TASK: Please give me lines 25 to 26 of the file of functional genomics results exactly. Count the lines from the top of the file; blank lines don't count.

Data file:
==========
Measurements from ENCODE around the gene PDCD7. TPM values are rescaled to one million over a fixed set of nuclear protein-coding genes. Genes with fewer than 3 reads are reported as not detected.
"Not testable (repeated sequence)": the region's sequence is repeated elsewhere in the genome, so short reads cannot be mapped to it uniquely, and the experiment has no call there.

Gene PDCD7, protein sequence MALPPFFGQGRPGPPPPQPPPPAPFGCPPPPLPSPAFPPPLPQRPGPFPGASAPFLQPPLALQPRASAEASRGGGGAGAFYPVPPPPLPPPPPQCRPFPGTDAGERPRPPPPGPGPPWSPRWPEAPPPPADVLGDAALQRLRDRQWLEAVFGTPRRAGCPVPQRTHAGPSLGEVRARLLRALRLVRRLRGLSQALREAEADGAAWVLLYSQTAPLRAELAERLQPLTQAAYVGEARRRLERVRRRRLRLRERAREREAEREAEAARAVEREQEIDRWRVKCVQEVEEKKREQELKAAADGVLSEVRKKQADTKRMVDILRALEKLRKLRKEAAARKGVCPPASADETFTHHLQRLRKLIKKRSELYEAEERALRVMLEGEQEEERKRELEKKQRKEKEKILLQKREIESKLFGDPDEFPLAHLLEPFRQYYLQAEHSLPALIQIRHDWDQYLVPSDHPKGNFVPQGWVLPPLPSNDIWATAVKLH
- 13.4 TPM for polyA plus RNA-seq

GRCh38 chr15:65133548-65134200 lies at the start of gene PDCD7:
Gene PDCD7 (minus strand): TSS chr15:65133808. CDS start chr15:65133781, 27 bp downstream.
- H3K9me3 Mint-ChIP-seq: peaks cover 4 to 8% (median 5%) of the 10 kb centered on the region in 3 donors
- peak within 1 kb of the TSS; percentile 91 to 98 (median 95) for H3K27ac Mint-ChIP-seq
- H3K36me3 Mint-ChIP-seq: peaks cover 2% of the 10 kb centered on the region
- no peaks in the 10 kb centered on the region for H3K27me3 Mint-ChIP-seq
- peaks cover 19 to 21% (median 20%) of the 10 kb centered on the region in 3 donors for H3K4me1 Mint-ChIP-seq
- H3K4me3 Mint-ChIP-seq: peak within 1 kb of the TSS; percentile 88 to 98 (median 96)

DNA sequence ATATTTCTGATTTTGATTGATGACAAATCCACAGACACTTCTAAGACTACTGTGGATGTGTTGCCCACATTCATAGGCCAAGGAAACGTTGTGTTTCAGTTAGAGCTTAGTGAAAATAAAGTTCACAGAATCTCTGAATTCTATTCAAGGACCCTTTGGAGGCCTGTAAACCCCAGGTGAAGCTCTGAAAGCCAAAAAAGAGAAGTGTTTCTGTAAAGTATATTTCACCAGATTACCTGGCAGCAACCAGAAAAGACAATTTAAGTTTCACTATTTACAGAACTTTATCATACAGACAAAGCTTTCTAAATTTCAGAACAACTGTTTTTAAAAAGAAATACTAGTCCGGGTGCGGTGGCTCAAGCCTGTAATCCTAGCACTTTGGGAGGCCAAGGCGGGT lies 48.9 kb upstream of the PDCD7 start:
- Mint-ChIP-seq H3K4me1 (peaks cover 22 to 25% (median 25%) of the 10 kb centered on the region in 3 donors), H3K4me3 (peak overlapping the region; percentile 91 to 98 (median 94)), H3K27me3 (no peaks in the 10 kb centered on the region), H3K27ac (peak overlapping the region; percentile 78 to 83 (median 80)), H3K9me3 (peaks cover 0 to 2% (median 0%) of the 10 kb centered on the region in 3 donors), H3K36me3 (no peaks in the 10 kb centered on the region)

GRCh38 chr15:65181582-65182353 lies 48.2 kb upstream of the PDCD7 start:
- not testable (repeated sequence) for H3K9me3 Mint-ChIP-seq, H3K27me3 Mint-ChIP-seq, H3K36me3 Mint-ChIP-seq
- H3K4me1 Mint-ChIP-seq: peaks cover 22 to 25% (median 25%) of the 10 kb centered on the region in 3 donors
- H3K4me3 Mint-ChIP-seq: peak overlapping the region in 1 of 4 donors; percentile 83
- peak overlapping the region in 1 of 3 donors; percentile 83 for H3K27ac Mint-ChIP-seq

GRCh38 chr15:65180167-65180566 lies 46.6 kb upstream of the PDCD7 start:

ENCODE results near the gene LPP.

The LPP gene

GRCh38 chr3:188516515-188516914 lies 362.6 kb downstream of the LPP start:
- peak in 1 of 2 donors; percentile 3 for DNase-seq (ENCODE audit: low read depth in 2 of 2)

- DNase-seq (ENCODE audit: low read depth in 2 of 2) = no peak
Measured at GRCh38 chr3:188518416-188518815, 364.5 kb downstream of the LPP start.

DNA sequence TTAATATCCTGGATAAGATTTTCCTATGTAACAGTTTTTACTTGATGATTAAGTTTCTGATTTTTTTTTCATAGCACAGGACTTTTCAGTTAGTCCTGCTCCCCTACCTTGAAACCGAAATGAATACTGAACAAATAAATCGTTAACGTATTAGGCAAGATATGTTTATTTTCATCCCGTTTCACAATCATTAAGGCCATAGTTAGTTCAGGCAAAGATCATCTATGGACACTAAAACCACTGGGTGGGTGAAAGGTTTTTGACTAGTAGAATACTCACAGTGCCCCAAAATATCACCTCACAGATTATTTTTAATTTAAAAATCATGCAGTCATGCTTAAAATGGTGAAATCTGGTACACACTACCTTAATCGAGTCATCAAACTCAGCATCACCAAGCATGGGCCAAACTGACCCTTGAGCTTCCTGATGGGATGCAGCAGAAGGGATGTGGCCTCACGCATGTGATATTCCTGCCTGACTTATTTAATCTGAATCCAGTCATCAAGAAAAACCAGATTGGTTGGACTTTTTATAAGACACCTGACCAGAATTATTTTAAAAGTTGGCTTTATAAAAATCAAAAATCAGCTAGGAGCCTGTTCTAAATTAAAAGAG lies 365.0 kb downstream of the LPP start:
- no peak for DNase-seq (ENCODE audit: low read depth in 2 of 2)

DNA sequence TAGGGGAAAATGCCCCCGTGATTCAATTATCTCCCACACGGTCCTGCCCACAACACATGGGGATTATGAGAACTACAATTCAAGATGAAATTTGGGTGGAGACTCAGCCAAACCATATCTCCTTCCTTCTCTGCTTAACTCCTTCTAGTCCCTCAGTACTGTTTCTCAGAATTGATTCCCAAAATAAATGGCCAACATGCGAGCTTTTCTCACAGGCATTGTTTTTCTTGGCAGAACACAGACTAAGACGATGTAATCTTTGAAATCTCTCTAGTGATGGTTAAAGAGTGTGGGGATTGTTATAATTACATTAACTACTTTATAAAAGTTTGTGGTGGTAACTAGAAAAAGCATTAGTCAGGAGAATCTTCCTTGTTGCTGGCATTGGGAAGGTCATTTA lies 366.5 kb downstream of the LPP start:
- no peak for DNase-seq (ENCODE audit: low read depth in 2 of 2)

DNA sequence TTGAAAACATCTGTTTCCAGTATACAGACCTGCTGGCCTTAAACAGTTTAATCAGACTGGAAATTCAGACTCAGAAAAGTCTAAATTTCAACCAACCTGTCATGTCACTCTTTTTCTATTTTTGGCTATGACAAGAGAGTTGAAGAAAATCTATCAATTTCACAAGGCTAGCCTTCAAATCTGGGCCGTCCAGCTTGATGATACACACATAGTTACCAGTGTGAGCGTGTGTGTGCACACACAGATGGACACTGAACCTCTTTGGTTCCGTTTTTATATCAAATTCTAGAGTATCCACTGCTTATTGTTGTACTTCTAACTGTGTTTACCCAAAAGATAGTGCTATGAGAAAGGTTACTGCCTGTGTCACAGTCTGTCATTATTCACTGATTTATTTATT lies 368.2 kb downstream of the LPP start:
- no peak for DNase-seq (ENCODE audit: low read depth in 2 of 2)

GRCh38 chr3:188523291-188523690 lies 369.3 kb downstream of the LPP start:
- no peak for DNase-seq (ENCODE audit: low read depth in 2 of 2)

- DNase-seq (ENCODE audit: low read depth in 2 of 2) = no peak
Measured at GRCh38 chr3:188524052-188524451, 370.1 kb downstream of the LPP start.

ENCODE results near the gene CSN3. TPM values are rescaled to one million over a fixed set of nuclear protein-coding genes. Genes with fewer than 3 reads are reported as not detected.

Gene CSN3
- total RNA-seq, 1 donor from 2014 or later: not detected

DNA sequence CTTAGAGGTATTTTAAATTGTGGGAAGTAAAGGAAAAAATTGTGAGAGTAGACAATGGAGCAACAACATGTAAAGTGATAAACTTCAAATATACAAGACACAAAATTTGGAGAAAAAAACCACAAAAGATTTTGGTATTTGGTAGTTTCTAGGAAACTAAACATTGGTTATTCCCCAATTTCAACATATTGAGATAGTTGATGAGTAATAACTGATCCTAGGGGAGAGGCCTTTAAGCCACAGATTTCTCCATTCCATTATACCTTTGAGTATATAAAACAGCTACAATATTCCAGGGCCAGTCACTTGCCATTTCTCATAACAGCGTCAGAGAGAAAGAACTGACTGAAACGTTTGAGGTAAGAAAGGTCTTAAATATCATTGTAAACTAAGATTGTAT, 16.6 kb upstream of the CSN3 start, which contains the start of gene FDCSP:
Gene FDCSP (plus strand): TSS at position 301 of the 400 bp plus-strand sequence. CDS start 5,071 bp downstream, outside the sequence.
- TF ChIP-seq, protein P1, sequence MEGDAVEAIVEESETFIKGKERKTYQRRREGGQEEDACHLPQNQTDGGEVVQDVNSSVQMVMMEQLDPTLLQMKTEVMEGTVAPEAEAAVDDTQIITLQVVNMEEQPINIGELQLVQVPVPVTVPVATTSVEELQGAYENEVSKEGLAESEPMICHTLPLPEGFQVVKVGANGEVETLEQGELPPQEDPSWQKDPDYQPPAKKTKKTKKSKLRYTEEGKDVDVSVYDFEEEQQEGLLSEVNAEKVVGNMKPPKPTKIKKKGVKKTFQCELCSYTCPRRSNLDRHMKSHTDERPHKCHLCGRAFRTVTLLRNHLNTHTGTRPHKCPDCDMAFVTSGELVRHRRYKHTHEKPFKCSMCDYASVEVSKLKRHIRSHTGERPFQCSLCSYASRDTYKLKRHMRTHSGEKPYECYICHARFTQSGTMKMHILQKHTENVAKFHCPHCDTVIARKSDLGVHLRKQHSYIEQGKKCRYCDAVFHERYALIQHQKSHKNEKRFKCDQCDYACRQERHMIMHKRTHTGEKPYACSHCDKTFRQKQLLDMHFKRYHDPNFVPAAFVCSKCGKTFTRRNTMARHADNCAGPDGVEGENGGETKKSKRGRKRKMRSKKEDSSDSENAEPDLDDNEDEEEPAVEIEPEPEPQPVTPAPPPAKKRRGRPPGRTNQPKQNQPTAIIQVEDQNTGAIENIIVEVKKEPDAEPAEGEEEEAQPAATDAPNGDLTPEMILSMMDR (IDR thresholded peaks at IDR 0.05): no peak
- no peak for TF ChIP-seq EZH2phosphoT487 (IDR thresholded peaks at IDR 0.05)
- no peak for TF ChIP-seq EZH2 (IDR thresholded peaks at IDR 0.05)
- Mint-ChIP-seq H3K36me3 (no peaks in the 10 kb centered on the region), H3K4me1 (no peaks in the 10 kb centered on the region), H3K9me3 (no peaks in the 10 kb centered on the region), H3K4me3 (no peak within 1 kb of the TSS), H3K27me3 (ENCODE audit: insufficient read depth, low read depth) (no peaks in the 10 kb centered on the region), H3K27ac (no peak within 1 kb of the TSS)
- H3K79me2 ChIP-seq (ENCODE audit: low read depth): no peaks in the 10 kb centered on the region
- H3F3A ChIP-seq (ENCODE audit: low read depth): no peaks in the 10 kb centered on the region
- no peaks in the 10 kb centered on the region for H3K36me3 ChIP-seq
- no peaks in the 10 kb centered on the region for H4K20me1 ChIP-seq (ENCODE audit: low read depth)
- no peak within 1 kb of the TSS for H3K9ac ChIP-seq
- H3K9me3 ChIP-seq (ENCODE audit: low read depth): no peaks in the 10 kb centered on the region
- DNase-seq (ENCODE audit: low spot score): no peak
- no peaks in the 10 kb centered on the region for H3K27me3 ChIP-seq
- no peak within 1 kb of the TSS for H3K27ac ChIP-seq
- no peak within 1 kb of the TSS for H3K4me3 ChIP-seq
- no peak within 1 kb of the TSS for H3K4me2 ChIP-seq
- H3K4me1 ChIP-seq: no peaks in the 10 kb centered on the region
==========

- DNase-seq (ENCODE audit: low read depth in 2 of 2) = no peak
Measured at GRCh38 chr3:188518416-188518815, 364.5 kb downstream of the LPP start.